refinishing an old Fairbanks scale
In between my lung surgery and my heart attack I managed to refinish one of the many projects I have on the go; an old Fairbanks scale that I picked up last fall. I think I paid around fifty dollars for it. Is that a bargain? I have no idea.
It was is pretty rough shape when I picked it up but I could see with a bit of work it would look awesome on our kitchen counter. It was painted a terrible orangey colour as you can see.
I used some paint stripper to get it down to the base. I could have had it sand blasted to get the surfaces perfect but I planned on painting it to match the kitchen so there was no need for that.
Once I took off most of the paint I then took it apart. Note: when doing something like this take a few pictures because you are going to need them when you try to put it back together. Of course I never and I had a heck of a time figuring out where things went. Actually I gave up and Todd put it back together. ;)
Once I had it all apart I worked on removing the rust and basically just cleaning it before I sprayed it. I went online and searched a few methods to do this. So with supplies I had on hand I went to work trying a few of them out.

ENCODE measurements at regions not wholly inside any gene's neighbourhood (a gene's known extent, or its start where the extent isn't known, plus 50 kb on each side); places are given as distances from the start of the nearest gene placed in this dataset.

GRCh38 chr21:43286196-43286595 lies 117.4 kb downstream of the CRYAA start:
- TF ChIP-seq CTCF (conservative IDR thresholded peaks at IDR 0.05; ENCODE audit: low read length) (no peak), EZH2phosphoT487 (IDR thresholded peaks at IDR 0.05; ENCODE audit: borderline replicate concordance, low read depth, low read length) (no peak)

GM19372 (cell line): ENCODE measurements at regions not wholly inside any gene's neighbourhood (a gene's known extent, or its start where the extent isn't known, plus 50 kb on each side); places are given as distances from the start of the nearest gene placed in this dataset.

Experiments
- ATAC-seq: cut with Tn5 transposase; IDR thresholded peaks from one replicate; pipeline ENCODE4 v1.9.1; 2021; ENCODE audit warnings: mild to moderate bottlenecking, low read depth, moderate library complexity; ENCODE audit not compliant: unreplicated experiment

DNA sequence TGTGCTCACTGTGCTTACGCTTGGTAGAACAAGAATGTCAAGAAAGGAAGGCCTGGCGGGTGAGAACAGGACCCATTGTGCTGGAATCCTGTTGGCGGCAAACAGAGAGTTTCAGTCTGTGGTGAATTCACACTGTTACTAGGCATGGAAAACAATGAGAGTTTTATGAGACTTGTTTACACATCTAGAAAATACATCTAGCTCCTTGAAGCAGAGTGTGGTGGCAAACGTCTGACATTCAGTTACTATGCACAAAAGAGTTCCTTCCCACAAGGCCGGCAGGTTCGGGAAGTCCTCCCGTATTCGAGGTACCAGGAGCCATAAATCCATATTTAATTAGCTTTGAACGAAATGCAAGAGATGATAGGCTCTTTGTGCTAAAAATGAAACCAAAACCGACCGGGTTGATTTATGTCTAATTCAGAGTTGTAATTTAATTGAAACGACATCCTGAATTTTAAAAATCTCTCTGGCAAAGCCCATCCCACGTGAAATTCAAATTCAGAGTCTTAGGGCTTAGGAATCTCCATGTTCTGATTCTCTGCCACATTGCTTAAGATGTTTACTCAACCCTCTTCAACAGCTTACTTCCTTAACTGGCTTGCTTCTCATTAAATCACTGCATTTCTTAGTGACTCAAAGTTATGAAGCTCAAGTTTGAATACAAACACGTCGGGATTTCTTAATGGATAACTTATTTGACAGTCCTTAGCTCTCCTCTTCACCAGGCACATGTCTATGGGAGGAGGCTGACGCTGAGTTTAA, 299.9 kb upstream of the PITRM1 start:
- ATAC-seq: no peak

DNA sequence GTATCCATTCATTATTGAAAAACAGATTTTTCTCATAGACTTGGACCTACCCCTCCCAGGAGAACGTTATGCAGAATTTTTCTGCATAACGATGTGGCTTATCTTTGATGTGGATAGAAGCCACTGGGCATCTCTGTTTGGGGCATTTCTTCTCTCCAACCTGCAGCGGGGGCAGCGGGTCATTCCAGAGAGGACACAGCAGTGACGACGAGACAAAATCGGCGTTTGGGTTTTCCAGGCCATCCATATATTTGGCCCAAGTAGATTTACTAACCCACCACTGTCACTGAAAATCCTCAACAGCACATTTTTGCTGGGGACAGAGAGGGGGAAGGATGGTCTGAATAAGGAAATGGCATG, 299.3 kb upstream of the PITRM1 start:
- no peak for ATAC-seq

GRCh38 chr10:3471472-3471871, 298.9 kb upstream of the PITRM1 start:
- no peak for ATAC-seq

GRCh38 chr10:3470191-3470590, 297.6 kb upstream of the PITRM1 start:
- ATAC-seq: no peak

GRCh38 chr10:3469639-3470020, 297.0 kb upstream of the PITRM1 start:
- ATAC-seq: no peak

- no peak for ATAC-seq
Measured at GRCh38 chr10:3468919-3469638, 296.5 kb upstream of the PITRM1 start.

Method one; Baking soda and lemon. Method two; potato and salt. Method three; vinegar and baking soda.
Each one had its benefits and did great at removing dirt and rust. My preferred method was vinegar and baking soda using an old toothbrush.
Once the scale was clean I picked up some spray paint. Semi gloss black by Rustoleum, heirloom white also by Rustoleum in a satin finish and a grey again by Rustoleum in a metal finish. I wanted to be able to see the different finishes and you can really see it in this picture below.
The galvanized bowl was easy to paint. spray, dry, spray, flip and repeat.
Individual pieces, like the weights and innards I placed on a drop cloth and gave them a few coats of semi gloss black. For the body I sprayed the black upright piece first then once it was completely dry (I left it twenty-four hours) I used painters tape and carefully cover it. Because the stem (long upright part) was circular I used many small pieces to cover it that’s why it was important to make sure it was dry. The rest I just covered with an old cloth. I was sure I had taken pictures but I can’t find them. Oops.
Then using the heirloom white, which is beautiful by the way, I sprayed the base. Again spray, dry, spray.
I did leave the long measure arm paint free. I gave it a good clean though. I felt if it was painted it would have made the piece look cheap and plastic. With it left natural it looks like an antique that’s in great condition. I also love the patina on the metal.
With it finished and brought upstairs to the kitchen we added felt pads to the bottom to prevent damage to the counter top. It now sits proudly at the end of the counter.
So there you have it, another project off the list. Todd again is happy.